401.     As Christ’s conduct in the court of human potentates, so was His manner towards common men: “Who, when He was reviled, reviled not again; when He suffered, He threatened not; but committed Himself to Him [God] that judgeth righteously,” 1 Peter 2:23. He recognized but one King; He knew but one Judge; He knew but one Enforcer of law, just as He knew but one law (the Word of God) to be enforced; and God was His own interpreter and enforcer of His law.

402.     It requires the utmost balance of Christian character to maintain such an attitude as this towards God and towards man; on the one hand, towards the Christian’s King; on the other, towards the rule founded upon military power for this world. The Apostles tell us, “Submit yourselves . . . to the king . . . unto governors,” (1 Peter 2:13, 14;) “Let every soul be subject unto the higher powers,” and “Put them in mind to be subject to principalities and powers” (Romans 13:1; Titus 3:1). Christ enforced the same lesson, Matthew 5:41, by saying that when compelled to go one mile we must be ready to go two; if sued at court and forced to give his coat to an oppressor, the oppressed must not retaliate, but give his overcoat also. To do this for love’s sake, for harmony’s sake and for Christ’s sake, and yet to recognize always the limitations that God’s law place upon man-made laws, and obey first the higher law,¾this is a narrow path to tread. And yet we know He trod it. We must follow in His footsteps.

403.     He was questioned once in order to determine His attitude towards human governments, and He disclosed it at once. He merely drew a dividing line, as it were, between what is honest and what is dishonest; “Render unto Caesar the things that are Caesar’s; and unto God the things that are God’s” (Matthew 22:15-22). For the privilege of using Caesar’s money, without which they could not purchase the necessaries of life, pay an equivalent to Caesar, and no more.[1] But let that sense of obligation cease when Caesar is paid; and let the recognition of that debt involve no disloyalty to the ONE KING¾GOD, in whose image we stand, in Christ Jesus. No dynamite of human invention can ever embosom within itself such revolutionary powers as “meekness” such as this. An intangible spiritual force, it is utterly baffling to crude cannon and rifle of human government, while it always puts the enemy in the wrong, even in his own estimation. Unregenerate man is always an angered and malicious coward in the presence of such a virtue. No wonder the Bible assures us that “the meek shall inherit the earth,” in the age to come.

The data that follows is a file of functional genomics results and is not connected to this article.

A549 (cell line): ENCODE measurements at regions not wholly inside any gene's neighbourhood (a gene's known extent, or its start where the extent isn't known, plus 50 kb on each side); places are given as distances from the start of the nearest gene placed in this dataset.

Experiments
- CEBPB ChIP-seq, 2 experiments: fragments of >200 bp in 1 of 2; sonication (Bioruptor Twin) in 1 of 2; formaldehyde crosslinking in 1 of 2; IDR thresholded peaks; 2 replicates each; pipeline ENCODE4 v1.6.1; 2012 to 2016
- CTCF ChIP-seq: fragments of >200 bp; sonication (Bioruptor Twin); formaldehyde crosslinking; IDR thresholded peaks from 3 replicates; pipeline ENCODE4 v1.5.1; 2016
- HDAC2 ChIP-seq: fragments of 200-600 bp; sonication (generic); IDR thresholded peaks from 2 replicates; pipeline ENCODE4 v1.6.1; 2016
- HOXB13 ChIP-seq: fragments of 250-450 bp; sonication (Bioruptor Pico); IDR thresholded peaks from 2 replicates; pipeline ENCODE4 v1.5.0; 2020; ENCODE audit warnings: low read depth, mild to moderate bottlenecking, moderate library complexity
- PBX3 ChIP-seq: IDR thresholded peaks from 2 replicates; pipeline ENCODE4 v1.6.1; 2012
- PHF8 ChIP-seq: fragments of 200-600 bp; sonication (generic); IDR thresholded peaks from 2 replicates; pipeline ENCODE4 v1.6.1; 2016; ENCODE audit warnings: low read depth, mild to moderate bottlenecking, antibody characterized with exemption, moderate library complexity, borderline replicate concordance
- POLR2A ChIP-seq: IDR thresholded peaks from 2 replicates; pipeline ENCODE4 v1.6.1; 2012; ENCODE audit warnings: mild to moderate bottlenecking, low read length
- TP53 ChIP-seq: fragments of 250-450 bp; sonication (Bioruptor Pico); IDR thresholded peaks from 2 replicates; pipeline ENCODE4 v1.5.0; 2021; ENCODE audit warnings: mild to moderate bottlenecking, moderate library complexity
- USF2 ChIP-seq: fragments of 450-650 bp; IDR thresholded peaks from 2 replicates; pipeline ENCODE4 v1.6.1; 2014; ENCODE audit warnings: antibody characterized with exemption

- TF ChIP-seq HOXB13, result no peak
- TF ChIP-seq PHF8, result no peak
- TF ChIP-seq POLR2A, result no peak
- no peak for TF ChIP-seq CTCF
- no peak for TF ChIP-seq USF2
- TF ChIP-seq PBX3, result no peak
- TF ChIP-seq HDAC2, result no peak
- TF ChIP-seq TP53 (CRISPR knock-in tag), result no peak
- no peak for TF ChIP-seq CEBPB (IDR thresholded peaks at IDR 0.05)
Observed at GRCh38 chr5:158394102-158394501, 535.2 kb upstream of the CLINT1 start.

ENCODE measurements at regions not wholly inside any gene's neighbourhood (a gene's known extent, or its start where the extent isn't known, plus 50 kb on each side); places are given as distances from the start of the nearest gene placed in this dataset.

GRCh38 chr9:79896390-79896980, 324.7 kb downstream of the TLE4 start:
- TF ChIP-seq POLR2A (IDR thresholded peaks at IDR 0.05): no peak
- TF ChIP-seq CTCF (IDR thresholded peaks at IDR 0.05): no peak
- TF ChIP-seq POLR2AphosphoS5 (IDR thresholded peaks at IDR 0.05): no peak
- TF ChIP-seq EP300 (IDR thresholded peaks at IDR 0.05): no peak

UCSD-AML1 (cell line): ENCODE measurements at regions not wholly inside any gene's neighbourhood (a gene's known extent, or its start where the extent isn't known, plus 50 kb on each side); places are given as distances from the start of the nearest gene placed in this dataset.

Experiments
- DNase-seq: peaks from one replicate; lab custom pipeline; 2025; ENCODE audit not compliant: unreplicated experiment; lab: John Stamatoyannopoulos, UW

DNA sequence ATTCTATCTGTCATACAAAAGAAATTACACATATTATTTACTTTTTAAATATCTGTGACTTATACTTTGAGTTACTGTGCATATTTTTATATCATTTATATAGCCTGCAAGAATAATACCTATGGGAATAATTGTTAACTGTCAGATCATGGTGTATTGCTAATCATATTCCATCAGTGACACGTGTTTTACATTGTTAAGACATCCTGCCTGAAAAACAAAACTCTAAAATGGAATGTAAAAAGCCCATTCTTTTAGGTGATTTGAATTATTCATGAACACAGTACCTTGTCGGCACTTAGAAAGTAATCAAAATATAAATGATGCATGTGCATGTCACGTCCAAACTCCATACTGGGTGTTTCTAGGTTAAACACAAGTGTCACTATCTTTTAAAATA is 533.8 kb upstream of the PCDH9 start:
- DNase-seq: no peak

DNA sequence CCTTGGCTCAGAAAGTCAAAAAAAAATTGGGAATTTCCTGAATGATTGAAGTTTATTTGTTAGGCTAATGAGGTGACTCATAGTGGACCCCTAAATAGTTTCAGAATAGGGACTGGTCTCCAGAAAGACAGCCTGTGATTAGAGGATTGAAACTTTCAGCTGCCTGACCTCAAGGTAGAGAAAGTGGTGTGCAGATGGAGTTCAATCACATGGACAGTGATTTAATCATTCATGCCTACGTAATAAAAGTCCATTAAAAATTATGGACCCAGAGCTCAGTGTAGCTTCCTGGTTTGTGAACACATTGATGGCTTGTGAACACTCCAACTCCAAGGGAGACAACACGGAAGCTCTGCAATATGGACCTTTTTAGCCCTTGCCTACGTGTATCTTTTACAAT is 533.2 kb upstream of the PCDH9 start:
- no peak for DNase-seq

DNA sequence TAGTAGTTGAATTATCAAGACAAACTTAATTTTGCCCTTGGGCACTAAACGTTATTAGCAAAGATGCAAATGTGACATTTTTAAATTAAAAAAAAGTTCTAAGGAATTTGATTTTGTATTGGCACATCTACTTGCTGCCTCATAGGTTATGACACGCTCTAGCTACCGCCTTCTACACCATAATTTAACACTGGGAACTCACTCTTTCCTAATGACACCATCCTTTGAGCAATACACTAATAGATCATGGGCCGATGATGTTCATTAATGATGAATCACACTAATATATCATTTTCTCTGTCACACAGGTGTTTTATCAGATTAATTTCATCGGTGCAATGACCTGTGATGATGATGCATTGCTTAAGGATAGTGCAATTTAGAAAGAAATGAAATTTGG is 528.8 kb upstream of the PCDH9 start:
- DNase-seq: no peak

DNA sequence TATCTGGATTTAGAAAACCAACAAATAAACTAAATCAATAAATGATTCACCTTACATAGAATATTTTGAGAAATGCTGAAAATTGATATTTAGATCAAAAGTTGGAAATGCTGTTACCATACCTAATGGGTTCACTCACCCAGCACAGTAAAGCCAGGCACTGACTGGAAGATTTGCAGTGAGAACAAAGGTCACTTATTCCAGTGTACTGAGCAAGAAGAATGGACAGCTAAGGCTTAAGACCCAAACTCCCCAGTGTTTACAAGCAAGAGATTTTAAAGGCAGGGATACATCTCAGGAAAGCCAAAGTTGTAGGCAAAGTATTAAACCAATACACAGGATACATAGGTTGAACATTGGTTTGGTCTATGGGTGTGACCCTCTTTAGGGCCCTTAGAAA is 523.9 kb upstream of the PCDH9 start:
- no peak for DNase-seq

404.     No fear but God will “avenge His own elect” who trust Him to right their wrongs. Christ so trusted, while His enemies cried. “His blood be upon us, and upon our children.” And so it was, one of their own Jewish historians being the witness. Josephus tell us that within less than forty years after Christ’s death, the streets of Jerusalem, in siege, were impassable by reason of the dead, while the palaces of Jerusalem were packed from floor to ceiling with corpses. At the same time, as many Jews hung on crosses outside the city, as wood could be found on which to impale them. What wonder that, seeing the approaching avenging of His innocent death, Jesus prayed for His tormentors, and wept over the doomed city, crying, “O that thou hadst known, even thou, at least in this thy day, the things that belong unto thy peace?” (Luke 19:42, R. V.).


[1] The earliest Christians refused absolutely to fight for Rome. A Lutheran pastor has lately expressed what amount of compensation the Kaiser requires of his subjects, in these words:  “The crime of the nation against the individual, is not that it demands his sacrifices against his will, but that it claims a life of eternal significance for ends that have no eternal value.”